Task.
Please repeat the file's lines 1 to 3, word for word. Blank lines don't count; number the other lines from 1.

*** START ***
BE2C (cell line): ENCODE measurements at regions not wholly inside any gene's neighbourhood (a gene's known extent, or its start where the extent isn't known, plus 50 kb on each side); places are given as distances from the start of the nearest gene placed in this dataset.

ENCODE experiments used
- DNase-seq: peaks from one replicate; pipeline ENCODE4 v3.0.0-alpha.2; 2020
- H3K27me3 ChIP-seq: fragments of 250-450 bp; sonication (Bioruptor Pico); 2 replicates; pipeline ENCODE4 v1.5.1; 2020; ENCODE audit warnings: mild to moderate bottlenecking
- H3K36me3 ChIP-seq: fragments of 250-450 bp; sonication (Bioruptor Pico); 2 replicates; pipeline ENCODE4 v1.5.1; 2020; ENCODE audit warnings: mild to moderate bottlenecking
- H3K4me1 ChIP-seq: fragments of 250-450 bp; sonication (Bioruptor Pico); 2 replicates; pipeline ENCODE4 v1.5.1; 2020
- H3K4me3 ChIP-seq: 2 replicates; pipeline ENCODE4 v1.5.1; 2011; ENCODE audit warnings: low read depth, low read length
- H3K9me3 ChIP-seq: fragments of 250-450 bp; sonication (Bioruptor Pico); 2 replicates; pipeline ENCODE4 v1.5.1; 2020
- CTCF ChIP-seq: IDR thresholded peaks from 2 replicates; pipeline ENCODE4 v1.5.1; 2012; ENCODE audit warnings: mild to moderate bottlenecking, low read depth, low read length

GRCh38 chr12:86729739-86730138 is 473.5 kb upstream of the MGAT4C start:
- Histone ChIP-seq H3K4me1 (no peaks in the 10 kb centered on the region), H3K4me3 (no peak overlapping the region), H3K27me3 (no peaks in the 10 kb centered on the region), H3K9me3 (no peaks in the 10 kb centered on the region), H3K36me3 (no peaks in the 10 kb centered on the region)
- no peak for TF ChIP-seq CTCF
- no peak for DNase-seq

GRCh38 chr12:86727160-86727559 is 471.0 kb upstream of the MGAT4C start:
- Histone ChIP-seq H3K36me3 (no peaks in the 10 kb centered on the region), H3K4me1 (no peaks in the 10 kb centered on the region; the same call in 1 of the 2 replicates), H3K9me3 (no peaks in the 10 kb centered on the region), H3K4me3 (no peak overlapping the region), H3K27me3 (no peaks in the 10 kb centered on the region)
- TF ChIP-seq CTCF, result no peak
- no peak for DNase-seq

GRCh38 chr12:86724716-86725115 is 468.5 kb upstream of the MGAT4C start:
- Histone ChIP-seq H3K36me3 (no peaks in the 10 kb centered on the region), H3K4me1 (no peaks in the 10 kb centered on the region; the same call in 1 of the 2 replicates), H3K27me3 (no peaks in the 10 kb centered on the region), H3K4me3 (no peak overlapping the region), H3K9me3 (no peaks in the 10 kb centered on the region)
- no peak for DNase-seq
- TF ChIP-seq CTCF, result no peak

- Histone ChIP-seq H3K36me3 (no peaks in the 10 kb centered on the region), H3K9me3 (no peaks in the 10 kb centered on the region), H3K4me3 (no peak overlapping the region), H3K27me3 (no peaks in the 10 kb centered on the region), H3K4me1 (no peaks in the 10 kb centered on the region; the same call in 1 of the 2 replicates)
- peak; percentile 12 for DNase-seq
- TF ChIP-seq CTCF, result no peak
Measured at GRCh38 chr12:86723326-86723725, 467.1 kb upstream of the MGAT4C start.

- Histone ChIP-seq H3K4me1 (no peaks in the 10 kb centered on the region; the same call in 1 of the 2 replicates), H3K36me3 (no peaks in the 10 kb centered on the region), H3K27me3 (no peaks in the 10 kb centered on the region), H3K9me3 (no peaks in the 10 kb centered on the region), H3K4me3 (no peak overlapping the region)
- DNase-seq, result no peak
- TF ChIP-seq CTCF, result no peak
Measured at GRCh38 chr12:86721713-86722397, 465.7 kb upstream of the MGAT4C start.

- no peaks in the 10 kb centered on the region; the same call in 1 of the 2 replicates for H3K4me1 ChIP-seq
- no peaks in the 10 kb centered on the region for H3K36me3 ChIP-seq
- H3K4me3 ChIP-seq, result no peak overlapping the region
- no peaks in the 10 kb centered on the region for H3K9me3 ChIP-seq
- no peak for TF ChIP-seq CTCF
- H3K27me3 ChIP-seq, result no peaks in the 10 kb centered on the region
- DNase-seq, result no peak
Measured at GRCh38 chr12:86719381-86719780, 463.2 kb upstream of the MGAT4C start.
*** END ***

BE2C (cell line): ENCODE measurements at regions not wholly inside any gene's neighbourhood (a gene's known extent, or its start where the extent isn't known, plus 50 kb on each side); places are given as distances from the start of the nearest gene placed in this dataset.

ENCODE experiments used
- DNase-seq: peaks from one replicate; pipeline ENCODE4 v3.0.0-alpha.2; 2020